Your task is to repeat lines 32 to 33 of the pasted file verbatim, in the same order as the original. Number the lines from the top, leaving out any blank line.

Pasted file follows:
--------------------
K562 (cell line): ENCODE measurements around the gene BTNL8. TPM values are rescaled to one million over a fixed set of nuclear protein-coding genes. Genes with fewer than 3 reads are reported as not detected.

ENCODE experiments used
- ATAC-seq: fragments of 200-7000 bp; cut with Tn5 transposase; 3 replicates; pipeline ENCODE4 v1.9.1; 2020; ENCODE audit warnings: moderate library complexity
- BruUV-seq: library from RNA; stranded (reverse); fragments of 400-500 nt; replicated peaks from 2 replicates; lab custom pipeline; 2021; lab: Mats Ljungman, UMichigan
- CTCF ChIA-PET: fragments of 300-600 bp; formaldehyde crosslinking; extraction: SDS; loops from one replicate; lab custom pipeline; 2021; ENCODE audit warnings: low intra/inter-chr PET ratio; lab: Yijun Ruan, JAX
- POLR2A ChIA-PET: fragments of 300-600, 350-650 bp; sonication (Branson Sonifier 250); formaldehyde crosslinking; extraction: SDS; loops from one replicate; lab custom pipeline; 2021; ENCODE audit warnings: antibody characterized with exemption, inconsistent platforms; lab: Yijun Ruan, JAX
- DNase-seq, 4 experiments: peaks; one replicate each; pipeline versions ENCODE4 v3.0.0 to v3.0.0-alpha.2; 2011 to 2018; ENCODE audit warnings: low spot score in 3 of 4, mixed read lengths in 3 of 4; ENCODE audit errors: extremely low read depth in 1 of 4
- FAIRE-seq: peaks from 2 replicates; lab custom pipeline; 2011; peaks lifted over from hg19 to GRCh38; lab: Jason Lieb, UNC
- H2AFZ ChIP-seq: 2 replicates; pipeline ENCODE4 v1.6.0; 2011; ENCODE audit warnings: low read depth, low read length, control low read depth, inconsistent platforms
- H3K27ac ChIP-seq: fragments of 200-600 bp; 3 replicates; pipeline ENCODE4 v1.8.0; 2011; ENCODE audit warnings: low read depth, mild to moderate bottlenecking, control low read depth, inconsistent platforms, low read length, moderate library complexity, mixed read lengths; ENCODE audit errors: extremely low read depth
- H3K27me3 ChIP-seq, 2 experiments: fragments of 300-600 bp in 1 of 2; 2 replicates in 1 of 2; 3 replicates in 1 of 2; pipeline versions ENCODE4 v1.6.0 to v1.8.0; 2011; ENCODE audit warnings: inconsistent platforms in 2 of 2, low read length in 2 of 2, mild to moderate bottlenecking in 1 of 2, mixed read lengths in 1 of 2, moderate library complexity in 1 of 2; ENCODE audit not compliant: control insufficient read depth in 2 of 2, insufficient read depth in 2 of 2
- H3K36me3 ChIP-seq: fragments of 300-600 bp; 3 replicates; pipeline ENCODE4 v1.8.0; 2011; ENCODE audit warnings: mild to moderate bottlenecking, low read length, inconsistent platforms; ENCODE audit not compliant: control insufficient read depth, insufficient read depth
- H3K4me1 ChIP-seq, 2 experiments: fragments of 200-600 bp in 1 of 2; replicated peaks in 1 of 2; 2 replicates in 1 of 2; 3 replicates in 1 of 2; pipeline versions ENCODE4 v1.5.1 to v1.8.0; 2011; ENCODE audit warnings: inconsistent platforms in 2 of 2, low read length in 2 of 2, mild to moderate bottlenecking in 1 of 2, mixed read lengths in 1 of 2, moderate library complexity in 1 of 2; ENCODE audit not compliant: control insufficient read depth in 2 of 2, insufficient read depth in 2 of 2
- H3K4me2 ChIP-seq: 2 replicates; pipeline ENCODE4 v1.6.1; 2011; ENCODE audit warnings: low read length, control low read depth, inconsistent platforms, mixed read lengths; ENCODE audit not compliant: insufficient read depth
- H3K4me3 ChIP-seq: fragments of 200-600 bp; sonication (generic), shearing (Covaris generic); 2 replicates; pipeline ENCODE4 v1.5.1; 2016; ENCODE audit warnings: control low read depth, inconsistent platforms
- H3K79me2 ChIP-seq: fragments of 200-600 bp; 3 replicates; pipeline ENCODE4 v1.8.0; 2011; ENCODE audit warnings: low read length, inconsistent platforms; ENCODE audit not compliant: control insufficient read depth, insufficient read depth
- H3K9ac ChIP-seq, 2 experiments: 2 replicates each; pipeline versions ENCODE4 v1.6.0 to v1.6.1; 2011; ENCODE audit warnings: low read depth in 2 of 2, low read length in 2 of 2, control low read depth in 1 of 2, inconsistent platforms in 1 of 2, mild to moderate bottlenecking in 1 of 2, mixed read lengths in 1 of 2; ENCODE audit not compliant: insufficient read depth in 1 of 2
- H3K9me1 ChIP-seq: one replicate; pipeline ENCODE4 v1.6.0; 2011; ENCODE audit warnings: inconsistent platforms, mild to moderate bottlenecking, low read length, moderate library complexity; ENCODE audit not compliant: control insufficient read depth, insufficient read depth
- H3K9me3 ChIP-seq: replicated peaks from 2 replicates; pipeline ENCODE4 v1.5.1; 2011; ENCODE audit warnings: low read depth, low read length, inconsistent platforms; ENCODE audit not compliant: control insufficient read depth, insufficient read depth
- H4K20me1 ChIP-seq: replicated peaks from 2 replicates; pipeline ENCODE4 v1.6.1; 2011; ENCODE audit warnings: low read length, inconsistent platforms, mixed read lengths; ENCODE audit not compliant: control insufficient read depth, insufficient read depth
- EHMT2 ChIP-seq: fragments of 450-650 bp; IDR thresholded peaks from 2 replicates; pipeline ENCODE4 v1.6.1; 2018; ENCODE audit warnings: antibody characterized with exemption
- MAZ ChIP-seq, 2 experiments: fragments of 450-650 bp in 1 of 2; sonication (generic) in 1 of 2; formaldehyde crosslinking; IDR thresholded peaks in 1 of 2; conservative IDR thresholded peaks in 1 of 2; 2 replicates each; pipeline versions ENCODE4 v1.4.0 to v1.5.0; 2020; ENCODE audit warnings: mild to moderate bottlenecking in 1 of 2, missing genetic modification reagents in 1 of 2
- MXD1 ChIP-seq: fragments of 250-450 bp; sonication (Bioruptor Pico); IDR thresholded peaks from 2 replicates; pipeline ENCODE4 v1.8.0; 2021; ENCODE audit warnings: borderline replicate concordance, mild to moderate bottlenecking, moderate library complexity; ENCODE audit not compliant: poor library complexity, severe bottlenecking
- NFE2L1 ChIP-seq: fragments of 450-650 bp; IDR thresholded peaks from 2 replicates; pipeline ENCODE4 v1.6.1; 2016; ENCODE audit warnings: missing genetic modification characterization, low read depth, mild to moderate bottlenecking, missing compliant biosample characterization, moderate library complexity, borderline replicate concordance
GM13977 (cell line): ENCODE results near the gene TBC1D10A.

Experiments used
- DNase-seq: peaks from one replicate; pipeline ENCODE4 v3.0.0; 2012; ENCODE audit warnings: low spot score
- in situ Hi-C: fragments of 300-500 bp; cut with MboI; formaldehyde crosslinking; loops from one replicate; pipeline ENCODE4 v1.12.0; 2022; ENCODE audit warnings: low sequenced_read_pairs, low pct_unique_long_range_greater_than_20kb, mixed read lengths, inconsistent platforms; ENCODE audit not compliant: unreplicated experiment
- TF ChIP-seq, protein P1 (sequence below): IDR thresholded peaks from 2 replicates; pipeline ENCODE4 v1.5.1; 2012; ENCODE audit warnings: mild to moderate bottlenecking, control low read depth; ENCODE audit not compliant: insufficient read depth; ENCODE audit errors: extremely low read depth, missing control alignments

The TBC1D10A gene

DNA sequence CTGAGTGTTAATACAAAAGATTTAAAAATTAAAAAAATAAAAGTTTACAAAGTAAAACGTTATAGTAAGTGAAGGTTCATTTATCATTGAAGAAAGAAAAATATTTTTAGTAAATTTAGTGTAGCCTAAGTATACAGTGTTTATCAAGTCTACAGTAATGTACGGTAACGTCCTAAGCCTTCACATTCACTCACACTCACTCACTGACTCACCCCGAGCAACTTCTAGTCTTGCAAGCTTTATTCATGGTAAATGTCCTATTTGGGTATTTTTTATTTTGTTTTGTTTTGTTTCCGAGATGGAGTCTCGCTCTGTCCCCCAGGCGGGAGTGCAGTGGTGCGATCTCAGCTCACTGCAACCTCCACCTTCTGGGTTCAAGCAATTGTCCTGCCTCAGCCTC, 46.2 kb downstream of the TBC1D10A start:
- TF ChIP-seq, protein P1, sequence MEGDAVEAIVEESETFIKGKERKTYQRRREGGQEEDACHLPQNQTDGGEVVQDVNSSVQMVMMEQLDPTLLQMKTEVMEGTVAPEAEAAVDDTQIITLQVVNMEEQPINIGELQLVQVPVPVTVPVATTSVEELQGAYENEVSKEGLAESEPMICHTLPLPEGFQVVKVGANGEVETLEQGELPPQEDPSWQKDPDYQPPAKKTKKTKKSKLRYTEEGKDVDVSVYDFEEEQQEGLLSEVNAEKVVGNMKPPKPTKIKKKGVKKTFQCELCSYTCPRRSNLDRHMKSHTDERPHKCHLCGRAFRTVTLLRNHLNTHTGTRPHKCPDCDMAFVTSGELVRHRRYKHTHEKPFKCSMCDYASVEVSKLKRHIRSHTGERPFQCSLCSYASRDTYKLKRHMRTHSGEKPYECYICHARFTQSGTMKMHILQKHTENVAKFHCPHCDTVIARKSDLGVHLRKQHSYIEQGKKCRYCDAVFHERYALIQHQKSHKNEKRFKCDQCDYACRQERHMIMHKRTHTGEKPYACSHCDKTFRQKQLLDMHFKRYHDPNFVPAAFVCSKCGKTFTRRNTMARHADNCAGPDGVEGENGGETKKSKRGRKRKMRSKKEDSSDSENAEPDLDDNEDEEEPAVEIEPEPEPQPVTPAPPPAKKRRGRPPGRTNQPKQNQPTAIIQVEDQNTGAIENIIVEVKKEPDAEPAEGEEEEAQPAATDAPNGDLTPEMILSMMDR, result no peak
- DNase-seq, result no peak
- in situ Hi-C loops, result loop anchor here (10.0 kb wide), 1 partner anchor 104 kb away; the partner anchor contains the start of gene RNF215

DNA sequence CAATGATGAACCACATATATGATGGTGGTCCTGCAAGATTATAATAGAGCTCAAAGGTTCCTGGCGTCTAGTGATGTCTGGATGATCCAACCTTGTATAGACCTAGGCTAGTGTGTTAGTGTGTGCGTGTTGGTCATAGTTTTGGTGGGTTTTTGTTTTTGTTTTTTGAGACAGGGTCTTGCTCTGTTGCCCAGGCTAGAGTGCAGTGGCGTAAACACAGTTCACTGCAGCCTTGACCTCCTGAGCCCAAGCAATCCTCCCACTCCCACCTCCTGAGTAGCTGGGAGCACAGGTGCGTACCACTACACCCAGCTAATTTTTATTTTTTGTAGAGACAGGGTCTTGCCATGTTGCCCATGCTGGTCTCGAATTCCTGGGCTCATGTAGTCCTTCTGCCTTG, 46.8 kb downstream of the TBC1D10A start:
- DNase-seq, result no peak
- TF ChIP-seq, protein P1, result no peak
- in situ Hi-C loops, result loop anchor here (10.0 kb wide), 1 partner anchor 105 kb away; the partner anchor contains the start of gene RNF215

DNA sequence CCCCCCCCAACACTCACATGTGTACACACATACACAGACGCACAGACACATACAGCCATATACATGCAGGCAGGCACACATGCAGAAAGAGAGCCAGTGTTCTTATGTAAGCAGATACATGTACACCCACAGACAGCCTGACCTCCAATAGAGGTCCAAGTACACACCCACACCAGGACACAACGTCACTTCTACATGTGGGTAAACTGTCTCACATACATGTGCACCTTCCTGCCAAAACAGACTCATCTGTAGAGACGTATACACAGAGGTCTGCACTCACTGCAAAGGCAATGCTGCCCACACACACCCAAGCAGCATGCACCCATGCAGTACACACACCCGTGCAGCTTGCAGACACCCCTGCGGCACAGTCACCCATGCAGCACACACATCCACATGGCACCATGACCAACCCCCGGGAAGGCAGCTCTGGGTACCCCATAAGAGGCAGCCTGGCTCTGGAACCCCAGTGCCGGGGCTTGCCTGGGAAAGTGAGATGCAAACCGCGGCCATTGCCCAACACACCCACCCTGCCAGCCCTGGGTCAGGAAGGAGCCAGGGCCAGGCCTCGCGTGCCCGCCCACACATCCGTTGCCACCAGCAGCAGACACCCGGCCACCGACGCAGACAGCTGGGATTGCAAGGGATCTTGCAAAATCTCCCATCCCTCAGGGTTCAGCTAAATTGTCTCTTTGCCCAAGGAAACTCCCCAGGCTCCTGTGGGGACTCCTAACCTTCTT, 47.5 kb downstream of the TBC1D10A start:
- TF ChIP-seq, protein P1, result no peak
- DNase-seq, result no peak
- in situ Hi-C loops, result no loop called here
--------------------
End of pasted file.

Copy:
- TF ChIP-seq, protein P1, sequence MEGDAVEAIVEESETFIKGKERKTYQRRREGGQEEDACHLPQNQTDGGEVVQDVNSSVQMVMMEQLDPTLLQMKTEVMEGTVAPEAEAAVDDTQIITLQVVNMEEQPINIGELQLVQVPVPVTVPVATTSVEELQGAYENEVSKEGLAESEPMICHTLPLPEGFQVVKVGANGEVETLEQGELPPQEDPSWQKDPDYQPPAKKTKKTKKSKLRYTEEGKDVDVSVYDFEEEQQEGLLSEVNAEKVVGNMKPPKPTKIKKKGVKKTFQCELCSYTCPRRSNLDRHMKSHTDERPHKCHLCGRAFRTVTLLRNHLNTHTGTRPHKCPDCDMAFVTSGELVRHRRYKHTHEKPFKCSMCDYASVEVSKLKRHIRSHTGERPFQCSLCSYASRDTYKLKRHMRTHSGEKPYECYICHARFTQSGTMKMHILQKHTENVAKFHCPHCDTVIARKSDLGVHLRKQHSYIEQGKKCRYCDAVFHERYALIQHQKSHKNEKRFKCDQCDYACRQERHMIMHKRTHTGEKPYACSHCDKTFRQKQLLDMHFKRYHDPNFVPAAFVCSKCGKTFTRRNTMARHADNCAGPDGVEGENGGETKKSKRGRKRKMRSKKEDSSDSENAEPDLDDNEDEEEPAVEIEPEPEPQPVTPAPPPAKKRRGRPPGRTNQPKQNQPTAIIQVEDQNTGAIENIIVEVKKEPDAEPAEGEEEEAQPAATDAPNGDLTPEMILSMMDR, result no peak
- DNase-seq, result no peak